The change at the top comes at an awkward moment for the Metropolitan Police Service: It is investigating the government for breaking lockdown rules and faces scrutiny for its own scandals.
LONDON — London’s police department was already dealing with a crisis of trust amid allegations of misogyny, racism and bullying when it became embroiled in a political drama. Last month, it opened an investigation into parties at Downing Street during lockdown that could determine Prime Minister Boris Johnson’s political fate.
The last thing the department needed was more uncertainty. Then its chief, Cressida Dick, stepped down under intense pressure.
“It comes at the most dreadful time for the organization,” said Zoë Billingham, a former inspector for an independent police watchdog group in Britain, referring to the force, the Metropolitan Police Service, and to Ms. Dick’s resignation last week. “And it’s in the midst of investigating the prime minister for a potential crime. You almost can’t imagine a conceivably worse situation.”
Ms. Dick’s resignation further exposed the fraught political moment in which the London police service finds itself while it is also under heavy pressure to tackle an internal culture that a report last month said was rife with sexism and racism.
The force’s ability to address those issues now seems to be caught in the middle of a political fight between two powerful, ambitious figures in opposing parties.
On one side is Priti Patel, the Conservative home secretary, who oversees policing nationally and who had long stood behind Ms. Dick, supporting her plan for overhauls. On the other is Sadiq Khan, the mayor of London and a member of the opposition Labour Party, who pressured Ms. Dick to step down, making it clear he no longer had confidence in her leadership.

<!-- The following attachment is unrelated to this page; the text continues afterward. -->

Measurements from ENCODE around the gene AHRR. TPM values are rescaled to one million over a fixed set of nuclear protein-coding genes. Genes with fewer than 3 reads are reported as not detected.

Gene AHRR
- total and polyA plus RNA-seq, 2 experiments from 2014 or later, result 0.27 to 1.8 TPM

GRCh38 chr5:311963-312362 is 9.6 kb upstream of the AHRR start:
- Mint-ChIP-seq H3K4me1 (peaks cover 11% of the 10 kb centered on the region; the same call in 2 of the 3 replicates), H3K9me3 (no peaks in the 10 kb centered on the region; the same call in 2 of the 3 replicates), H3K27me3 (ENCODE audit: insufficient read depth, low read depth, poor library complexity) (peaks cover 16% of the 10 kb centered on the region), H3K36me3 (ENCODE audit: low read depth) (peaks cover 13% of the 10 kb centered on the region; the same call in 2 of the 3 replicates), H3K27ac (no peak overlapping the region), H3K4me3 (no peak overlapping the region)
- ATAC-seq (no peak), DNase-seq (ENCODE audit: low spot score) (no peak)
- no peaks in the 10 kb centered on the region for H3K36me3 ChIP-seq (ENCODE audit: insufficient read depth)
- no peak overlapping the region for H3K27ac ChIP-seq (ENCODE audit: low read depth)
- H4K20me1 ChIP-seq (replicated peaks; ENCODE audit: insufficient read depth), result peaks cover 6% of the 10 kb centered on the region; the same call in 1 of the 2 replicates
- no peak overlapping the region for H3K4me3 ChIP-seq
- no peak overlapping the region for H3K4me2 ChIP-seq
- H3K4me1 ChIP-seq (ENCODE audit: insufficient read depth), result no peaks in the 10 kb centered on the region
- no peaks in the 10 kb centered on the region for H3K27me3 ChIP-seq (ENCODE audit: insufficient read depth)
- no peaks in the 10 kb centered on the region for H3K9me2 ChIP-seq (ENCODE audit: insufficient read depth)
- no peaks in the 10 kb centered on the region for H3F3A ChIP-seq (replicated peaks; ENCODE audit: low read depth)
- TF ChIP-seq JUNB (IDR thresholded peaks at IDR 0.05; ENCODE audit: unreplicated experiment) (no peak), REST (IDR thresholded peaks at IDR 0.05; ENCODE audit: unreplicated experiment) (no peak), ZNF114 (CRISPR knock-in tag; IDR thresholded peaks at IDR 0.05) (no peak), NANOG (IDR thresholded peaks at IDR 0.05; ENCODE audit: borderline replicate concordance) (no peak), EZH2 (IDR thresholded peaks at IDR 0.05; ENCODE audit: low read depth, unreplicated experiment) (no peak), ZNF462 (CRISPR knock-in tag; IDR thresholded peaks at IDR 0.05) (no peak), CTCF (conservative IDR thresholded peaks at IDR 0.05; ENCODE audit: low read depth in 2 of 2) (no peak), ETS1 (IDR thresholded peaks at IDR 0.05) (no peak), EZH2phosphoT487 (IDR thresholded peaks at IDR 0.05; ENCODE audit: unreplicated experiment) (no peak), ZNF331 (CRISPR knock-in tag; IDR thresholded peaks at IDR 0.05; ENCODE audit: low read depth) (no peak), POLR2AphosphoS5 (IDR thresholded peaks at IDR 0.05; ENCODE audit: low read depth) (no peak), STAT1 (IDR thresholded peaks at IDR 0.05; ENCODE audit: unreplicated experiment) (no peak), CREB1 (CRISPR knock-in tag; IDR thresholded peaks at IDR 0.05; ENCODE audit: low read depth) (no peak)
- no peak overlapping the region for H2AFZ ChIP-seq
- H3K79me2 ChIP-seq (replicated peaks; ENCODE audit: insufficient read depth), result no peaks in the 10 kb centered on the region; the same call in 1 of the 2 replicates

The calls for Ms. Dick’s resignation began early last year after the kidnapping, rape and murder of Sarah Everard, a 33-year-old London woman, by a police officer. The killing fueled a national conversation about problems with policing, and late last year, the government announced an inquiry into the force.
Those calls coincided with a series of missteps by the police in the handling of some high-profile cases. First, police officers were caught sharing pictures of two murdered sisters, Bibaa Henry and Nicole Smallman. Then, an inquest found that police errors in dealing with a serial killer, Stephen Port, probably contributed to the deaths of some of his victims.
Ms. Billingham said a report two weeks ago from the official police watchdog that laid bare deeply troubling messages between officers in one central London police station was the final tipping point in a long series of issues that had eroded public trust in the force.
The report detailed racism and xenophobia, with messages exchanged between officers mocking the Black Lives Matter movement and non-Christian religions, and containing deeply misogynistic comments about rape, homophobic comments and insults about people with disabilities. Nine of the people involved are still serving as police officers, and two had been promoted in the years since the messages were sent.
“You couldn’t imagine this being a conversation being held in any walk of life, let alone policing,” Ms. Billingham said. “The homophobia, the racism and misogyny. What I found really disturbing was the glorification of domestic abuse — it was just unforgivable.”
Mr. Khan had pressured Ms. Dick to step down soon after the revelations.